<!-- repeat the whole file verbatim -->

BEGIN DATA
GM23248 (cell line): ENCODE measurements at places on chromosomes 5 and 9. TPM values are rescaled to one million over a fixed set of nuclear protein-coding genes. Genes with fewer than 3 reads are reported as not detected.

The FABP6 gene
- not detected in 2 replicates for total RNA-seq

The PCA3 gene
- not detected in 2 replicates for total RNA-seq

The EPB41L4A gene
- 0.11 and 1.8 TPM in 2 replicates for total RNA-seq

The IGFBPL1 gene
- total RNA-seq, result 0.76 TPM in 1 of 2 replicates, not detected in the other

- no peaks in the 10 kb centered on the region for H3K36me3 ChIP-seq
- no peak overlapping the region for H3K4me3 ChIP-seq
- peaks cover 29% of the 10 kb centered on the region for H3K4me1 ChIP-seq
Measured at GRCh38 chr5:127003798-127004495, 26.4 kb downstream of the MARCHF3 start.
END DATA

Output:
GM23248 (cell line): ENCODE measurements at places on chromosomes 5 and 9. TPM values are rescaled to one million over a fixed set of nuclear protein-coding genes. Genes with fewer than 3 reads are reported as not detected.

The FABP6 gene
- not detected in 2 replicates for total RNA-seq

The PCA3 gene
- not detected in 2 replicates for total RNA-seq

The EPB41L4A gene
- 0.11 and 1.8 TPM in 2 replicates for total RNA-seq

The IGFBPL1 gene
- total RNA-seq, result 0.76 TPM in 1 of 2 replicates, not detected in the other

- no peaks in the 10 kb centered on the region for H3K36me3 ChIP-seq
- no peak overlapping the region for H3K4me3 ChIP-seq
- peaks cover 29% of the 10 kb centered on the region for H3K4me1 ChIP-seq
Measured at GRCh38 chr5:127003798-127004495, 26.4 kb downstream of the MARCHF3 start.